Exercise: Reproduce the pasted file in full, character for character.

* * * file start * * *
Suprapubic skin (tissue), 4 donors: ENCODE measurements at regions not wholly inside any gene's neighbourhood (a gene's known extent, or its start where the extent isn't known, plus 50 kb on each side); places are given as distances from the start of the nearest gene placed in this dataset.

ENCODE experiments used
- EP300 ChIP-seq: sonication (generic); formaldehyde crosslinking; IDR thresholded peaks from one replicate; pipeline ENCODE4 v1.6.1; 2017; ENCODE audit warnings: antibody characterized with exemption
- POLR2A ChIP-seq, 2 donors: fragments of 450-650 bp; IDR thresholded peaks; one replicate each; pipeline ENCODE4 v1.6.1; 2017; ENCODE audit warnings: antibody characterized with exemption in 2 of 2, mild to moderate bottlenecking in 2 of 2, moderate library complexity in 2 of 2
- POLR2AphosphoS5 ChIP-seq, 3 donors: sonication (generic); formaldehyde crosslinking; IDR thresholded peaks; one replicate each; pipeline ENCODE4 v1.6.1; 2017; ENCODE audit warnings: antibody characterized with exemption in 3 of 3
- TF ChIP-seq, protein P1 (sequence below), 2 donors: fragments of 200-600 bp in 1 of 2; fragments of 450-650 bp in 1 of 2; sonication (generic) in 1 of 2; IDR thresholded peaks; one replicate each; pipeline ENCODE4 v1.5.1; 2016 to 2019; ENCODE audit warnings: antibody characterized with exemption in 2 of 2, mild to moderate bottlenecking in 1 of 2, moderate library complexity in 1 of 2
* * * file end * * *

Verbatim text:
Suprapubic skin (tissue), 4 donors: ENCODE measurements at regions not wholly inside any gene's neighbourhood (a gene's known extent, or its start where the extent isn't known, plus 50 kb on each side); places are given as distances from the start of the nearest gene placed in this dataset.

ENCODE experiments used
- EP300 ChIP-seq: sonication (generic); formaldehyde crosslinking; IDR thresholded peaks from one replicate; pipeline ENCODE4 v1.6.1; 2017; ENCODE audit warnings: antibody characterized with exemption
- POLR2A ChIP-seq, 2 donors: fragments of 450-650 bp; IDR thresholded peaks; one replicate each; pipeline ENCODE4 v1.6.1; 2017; ENCODE audit warnings: antibody characterized with exemption in 2 of 2, mild to moderate bottlenecking in 2 of 2, moderate library complexity in 2 of 2
- POLR2AphosphoS5 ChIP-seq, 3 donors: sonication (generic); formaldehyde crosslinking; IDR thresholded peaks; one replicate each; pipeline ENCODE4 v1.6.1; 2017; ENCODE audit warnings: antibody characterized with exemption in 3 of 3
- TF ChIP-seq, protein P1 (sequence below), 2 donors: fragments of 200-600 bp in 1 of 2; fragments of 450-650 bp in 1 of 2; sonication (generic) in 1 of 2; IDR thresholded peaks; one replicate each; pipeline ENCODE4 v1.5.1; 2016 to 2019; ENCODE audit warnings: antibody characterized with exemption in 2 of 2, mild to moderate bottlenecking in 1 of 2, moderate library complexity in 1 of 2